Educators call for restoration of high standards for earning a Minnesota teaching license  

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ST. PAUL, Minnesota. March 4, 2019 – Current and future Minnesota educators testified Monday in favor of amending the state’s 2017 licensure law to insure people hired as teachers have adequate levels of training in their content area and pedagogy, or the art and science of teaching children. 

“Generations of Minnesota parents could trust that their children’s teachers were among the best qualified in the United States,” said Denise Specht, the president of Education Minnesota, who did not testify. “That changed two years ago. Monday’s hearing was about adding some transparency and guardrails to this radical redefinition of what it means to be a teacher.”

In 2017, the Legislature created four tiers of teaching licenses. Tier 4 licenses went to current teachers with formal training in their content area and relevant pedagogy, such as developmental psychology and classroom management.

The two-year-old law also created a path to a permanent teacher’s license with no training in pedagogy, requiring only passing scores on two tests and a single methodology course. Despite the significant change, the law does not require administrators to inform parents about the qualifications of their child’s teacher. 

More than 1,000 educators had contacted their legislators in support of House File 1329, which makes several changes to the licensure law, by the time the House Education Policy Committee heard testimony on the bill Monday morning. Those changes include: 

  • Closing the loophole that allows a candidate to attain a Tier 3 license with no more than a single class in teaching, but no requirement for classes in child psychology, classroom management or content.
  • Limiting Tier 2 eligibility to individuals who are actively working toward a Tier 3 license, such as educators in “grow your own” programs. 
  •  Eliminating the link between a teacher’s summative evaluation to their licensure status because no single supervisor should have that much power over an employee. 
  • Requiring districts and charter schools to make a public report to the state about the number of teachers at each tier in each building. 
  • Permitting Tier 1 teachers to join the teacher bargaining unit so that they may negotiate together for the time and resources they need to move up the tiers. 

Dennis Draughn, a high school social studies teacher in the Rosemount-Apple Valley-Eagan school district, told the committee that he unequivocally rejected the claim that lowering standards was the only way to attract more teachers of color like him.

“Some say the new licensure law will attract much-needed teachers of color to the profession by not requiring them to go through teacher preparation training. But using that as an excuse to lower standards is unacceptable and insulting,” he said. “We hold high expectations for students in the classroom and we should also expect the same in terms of our practice.”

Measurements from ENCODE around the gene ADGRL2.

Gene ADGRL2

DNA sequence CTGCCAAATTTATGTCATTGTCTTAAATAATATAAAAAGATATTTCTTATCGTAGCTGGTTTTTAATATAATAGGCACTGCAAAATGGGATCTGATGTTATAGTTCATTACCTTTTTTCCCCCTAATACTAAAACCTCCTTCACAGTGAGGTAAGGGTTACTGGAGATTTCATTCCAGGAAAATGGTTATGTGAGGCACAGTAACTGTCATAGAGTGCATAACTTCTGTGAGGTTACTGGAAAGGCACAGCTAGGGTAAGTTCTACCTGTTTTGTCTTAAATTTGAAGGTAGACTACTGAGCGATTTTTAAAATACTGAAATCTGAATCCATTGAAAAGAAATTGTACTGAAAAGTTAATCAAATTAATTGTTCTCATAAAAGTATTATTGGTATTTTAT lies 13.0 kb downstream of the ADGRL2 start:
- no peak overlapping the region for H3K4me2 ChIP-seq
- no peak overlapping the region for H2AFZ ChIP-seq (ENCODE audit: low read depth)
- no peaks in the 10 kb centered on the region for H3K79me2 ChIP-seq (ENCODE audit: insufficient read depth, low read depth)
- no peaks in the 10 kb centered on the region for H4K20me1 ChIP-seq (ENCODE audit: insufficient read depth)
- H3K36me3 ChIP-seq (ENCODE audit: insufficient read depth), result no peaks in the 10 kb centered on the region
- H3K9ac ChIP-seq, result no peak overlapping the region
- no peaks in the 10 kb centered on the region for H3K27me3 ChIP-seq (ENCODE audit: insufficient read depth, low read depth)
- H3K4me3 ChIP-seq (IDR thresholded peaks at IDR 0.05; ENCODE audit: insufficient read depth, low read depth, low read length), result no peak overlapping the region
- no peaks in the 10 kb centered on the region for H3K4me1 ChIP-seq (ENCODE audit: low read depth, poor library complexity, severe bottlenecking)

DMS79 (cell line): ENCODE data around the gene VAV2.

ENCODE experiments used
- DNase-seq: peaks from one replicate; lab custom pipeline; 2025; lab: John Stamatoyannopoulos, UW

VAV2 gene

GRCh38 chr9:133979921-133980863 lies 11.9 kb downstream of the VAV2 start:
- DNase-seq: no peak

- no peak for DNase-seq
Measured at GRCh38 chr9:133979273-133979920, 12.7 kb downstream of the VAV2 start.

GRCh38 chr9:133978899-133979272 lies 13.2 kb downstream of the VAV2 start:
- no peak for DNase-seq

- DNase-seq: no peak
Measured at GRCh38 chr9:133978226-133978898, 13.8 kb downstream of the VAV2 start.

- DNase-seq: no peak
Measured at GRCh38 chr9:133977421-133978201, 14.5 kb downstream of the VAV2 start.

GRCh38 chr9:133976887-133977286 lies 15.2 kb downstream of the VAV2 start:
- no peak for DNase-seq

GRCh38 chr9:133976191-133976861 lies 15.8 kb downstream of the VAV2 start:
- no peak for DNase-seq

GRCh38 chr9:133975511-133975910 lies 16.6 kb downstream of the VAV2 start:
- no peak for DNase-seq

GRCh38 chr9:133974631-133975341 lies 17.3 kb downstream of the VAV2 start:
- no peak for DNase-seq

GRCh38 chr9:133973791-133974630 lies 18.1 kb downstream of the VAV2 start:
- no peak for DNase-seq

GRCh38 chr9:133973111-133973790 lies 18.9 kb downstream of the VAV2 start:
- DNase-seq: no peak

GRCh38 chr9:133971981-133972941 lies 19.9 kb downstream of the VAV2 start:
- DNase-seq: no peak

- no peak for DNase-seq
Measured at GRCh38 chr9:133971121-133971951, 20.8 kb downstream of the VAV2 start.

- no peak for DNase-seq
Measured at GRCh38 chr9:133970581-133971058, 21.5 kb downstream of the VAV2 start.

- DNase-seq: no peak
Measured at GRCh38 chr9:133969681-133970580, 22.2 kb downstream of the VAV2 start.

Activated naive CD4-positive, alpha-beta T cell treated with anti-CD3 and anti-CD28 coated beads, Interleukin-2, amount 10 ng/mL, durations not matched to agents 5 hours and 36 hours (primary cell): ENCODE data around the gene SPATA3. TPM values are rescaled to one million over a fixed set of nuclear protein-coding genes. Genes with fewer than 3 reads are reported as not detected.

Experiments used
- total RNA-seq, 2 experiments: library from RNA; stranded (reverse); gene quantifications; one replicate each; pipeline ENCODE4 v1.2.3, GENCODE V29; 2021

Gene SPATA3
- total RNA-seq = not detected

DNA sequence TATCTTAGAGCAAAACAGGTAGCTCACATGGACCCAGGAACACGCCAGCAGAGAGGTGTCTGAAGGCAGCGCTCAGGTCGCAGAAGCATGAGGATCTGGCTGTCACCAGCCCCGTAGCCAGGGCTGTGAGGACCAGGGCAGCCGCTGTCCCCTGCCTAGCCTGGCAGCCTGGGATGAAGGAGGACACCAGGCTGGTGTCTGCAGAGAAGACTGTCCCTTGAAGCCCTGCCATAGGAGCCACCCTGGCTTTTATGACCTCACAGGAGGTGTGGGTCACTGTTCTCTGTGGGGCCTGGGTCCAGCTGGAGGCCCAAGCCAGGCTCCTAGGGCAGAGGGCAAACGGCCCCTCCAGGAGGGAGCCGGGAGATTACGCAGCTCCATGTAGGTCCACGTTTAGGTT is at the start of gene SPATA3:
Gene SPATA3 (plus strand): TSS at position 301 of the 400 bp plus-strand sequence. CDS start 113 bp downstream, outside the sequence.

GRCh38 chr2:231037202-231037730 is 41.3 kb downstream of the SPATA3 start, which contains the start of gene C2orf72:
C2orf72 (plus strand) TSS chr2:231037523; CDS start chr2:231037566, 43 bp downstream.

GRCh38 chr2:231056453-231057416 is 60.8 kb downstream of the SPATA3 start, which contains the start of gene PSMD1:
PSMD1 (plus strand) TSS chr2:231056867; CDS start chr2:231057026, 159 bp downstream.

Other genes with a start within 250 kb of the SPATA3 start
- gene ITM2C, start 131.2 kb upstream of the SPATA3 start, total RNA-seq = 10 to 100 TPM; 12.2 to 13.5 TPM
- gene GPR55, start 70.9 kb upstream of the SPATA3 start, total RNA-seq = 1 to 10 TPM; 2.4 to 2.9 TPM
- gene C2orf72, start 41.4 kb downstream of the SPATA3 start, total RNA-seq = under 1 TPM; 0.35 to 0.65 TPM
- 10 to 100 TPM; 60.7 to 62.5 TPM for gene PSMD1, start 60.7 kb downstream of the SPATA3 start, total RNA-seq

Abby Kelley-Hands, a licensed special education teacher, told the committee the law permits people without the appropriate training to work with students with the most needs. 

“Special education teachers are supposed to deliver developmentally appropriate programming that is grounded in evidence-based practices. They have to write individual education plans – which are legally binding documents – for their students,” Kelley-Hands testified. “Now, they can be doing all this without ever taking a child psychology or behavior management course.”

Katie Lillis, an elementary education major at Minnesota State University-Moorhead, said her husband was working toward a mechanical engineering degree. With that degree, he could apply for a teaching license and eventually reach the same level of licensure she will. She speculated about what would happen if she tried to apply her training to his profession.

“There’s no way I would be hired as a mechanical engineer – and rightfully so,” she said. “My future customers would be horrified to learn I had no training in engineering, just as I expect parents will react when they learn more about what this law did to teaching.”

Angela Osuji, a licensed chemistry, physics and physical science teacher in the Minneapolis public schools, who also holds a Ph.D. in science education, testified about the documented benefits to students of highly qualified teachers. 

“Teacher preparation – not just on-the-job training – is critically important to student achievement and success,” she said. “Sixty years of academic research has shown that students have better outcomes when they learn from educators who have rigorous preparation, in both content and the art and science of teaching.”

About Education Minnesota
Education Minnesota is the voice for professional educators and students. Education Minnesota’s members include teachers and education support professionals in Minnesota’s public school districts, faculty members at Minnesota’s community and technical colleges and University of Minnesota campuses in Duluth and Crookston, retired educators and student teachers. Education Minnesota is affiliated with the American Federation of Teachers, National Education Association and AFL-CIO.